// Consider the following algorithm to generate a sequence of
// numbers. Start with an integer n. If n is even, divide by 2. If n
// is odd, multiply by 3 and add 1. Repeat this process with the new
// value of n, terminating when n = 1. For example, the following
// sequence of numbers will be generated for n = 22:
// 22 11 34 17 52 26 13 40 20 10 5 16 8 4 2 1
// It is conjectured (but not yet proven) that this algorithm will
// terminate at n = 1 for every integer n. Still, the conjecture holds
// for all integers up to at least 1, 000, 000.  For an input n, the
// cycle-length of n is the number of numbers generated up to and
// including the 1. In the example above, the cycle length of 22 is
// 16. Given any two numbers i and j, you are to determine the maximum
// cycle length over all numbers between i and j, including both
// endpoints.
// Input
// The input will consist of a series of pairs of integers i and j,
// one pair of integers per line. All integers will be less than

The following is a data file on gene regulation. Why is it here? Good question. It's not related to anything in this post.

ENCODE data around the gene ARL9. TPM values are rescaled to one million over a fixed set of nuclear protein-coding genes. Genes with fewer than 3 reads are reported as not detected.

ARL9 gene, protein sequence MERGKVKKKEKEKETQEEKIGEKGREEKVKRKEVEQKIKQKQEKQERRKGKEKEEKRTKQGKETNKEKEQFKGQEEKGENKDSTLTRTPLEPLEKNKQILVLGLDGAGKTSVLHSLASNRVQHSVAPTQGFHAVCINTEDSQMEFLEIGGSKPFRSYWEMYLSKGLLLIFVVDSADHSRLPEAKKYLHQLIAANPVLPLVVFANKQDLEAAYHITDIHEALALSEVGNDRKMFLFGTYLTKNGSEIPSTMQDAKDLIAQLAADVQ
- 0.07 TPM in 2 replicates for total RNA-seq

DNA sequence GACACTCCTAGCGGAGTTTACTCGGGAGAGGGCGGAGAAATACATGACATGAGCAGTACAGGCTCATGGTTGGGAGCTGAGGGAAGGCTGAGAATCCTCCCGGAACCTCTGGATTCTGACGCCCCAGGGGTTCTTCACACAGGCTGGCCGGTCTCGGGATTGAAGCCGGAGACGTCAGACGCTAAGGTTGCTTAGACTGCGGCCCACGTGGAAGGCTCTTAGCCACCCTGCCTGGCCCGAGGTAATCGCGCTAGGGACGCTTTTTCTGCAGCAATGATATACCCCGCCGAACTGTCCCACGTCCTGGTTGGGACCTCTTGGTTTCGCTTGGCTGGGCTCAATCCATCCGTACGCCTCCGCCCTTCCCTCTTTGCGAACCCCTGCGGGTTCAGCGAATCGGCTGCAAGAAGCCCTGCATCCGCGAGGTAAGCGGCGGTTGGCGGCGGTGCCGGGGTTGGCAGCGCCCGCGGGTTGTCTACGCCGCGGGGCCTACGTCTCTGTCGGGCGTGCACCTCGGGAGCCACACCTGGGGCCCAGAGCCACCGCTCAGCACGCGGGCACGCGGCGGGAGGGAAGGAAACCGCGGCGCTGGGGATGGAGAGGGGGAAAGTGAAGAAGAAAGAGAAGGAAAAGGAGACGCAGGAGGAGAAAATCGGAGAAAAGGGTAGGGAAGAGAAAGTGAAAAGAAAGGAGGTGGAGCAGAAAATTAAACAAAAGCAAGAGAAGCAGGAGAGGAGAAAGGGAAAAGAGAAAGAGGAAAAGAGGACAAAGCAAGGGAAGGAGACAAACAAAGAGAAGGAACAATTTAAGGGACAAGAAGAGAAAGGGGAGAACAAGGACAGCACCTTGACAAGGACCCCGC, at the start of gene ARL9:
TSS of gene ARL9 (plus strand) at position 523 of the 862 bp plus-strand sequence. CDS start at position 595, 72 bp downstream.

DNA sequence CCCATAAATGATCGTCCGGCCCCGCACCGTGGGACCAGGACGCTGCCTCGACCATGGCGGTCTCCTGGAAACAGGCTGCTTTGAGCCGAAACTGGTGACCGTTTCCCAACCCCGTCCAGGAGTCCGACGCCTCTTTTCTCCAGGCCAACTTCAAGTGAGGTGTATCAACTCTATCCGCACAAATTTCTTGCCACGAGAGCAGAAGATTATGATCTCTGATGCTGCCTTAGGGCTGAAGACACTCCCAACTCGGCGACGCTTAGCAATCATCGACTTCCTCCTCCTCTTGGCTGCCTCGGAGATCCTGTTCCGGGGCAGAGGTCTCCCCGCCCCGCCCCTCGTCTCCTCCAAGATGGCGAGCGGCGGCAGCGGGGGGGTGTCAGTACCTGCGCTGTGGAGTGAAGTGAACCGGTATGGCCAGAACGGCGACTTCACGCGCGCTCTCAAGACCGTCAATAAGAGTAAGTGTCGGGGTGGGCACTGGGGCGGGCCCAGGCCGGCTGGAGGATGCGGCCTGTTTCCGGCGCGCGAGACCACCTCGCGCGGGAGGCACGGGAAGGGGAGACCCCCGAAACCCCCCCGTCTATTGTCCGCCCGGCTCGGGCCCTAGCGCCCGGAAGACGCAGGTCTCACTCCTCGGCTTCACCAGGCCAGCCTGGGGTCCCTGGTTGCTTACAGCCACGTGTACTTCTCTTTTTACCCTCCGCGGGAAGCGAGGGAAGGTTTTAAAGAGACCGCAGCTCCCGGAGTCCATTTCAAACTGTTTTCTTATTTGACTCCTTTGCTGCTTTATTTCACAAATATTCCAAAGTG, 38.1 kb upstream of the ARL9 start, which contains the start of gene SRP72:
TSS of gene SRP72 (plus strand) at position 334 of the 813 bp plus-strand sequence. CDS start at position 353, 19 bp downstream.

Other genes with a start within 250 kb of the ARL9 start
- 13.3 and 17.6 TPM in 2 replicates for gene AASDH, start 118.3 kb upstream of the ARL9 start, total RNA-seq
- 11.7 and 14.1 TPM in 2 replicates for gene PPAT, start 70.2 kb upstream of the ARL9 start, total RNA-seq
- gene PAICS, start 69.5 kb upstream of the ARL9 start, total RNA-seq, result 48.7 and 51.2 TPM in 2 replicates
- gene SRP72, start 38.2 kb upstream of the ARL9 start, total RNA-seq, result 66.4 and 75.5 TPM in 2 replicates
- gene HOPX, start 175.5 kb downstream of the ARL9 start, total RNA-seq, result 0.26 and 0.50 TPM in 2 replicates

// 1,000,000 and greater than 0.
// Output
// For each pair of input integers i and j, output i, j in the same
// order in which they appeared in the input and then the maximum
// cycle length for integers between and including i and j. These
// three numbers should be separated by one space, with all three
// numbers on one line and with one line of output for each line of
// input.

#include <iostream>
#include <vector>

template<typename T = int>
class BlackBox 
  BlackBox(T maxsize) : tablesize_(maxsize)
    table_ = std::vector<T>(maxsize, 0);
    // Seed the table for values 0 and 1